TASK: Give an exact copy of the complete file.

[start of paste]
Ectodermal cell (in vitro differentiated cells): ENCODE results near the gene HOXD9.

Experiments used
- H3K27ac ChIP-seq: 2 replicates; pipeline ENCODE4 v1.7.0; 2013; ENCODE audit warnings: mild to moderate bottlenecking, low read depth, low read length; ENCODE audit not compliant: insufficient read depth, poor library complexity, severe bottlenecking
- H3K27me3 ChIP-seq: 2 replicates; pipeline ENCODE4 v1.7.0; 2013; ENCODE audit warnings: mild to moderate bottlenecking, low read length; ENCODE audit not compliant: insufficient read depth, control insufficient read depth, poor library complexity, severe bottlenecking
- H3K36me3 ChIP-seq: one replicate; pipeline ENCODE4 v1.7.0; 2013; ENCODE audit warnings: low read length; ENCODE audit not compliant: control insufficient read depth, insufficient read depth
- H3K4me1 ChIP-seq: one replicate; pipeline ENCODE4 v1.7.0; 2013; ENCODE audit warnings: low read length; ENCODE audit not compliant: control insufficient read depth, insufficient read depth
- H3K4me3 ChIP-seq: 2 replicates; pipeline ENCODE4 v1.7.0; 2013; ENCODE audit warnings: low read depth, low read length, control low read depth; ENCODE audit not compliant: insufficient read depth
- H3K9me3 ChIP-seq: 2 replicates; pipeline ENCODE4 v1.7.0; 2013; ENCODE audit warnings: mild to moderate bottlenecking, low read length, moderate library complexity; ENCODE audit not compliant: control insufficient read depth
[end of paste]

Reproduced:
Ectodermal cell (in vitro differentiated cells): ENCODE results near the gene HOXD9.

Experiments used
- H3K27ac ChIP-seq: 2 replicates; pipeline ENCODE4 v1.7.0; 2013; ENCODE audit warnings: mild to moderate bottlenecking, low read depth, low read length; ENCODE audit not compliant: insufficient read depth, poor library complexity, severe bottlenecking
- H3K27me3 ChIP-seq: 2 replicates; pipeline ENCODE4 v1.7.0; 2013; ENCODE audit warnings: mild to moderate bottlenecking, low read length; ENCODE audit not compliant: insufficient read depth, control insufficient read depth, poor library complexity, severe bottlenecking
- H3K36me3 ChIP-seq: one replicate; pipeline ENCODE4 v1.7.0; 2013; ENCODE audit warnings: low read length; ENCODE audit not compliant: control insufficient read depth, insufficient read depth
- H3K4me1 ChIP-seq: one replicate; pipeline ENCODE4 v1.7.0; 2013; ENCODE audit warnings: low read length; ENCODE audit not compliant: control insufficient read depth, insufficient read depth
- H3K4me3 ChIP-seq: 2 replicates; pipeline ENCODE4 v1.7.0; 2013; ENCODE audit warnings: low read depth, low read length, control low read depth; ENCODE audit not compliant: insufficient read depth
- H3K9me3 ChIP-seq: 2 replicates; pipeline ENCODE4 v1.7.0; 2013; ENCODE audit warnings: mild to moderate bottlenecking, low read length, moderate library complexity; ENCODE audit not compliant: control insufficient read depth